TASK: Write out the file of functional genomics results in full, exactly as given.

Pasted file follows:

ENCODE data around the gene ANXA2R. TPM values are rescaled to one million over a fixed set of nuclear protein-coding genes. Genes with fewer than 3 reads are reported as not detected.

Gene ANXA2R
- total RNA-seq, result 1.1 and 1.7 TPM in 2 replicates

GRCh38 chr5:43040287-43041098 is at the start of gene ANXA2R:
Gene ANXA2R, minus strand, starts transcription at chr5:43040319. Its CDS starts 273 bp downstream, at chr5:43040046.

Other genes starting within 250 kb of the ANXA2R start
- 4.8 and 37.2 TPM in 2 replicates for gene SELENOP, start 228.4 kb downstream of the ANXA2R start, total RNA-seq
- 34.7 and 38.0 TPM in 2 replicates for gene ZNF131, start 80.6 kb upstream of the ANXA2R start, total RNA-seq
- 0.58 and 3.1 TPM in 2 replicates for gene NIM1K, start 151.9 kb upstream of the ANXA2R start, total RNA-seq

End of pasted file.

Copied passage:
ENCODE data around the gene ANXA2R. TPM values are rescaled to one million over a fixed set of nuclear protein-coding genes. Genes with fewer than 3 reads are reported as not detected.

Gene ANXA2R
- total RNA-seq, result 1.1 and 1.7 TPM in 2 replicates

GRCh38 chr5:43040287-43041098 is at the start of gene ANXA2R:
Gene ANXA2R, minus strand, starts transcription at chr5:43040319. Its CDS starts 273 bp downstream, at chr5:43040046.

Other genes starting within 250 kb of the ANXA2R start
- 4.8 and 37.2 TPM in 2 replicates for gene SELENOP, start 228.4 kb downstream of the ANXA2R start, total RNA-seq
- 34.7 and 38.0 TPM in 2 replicates for gene ZNF131, start 80.6 kb upstream of the ANXA2R start, total RNA-seq
- 0.58 and 3.1 TPM in 2 replicates for gene NIM1K, start 151.9 kb upstream of the ANXA2R start, total RNA-seq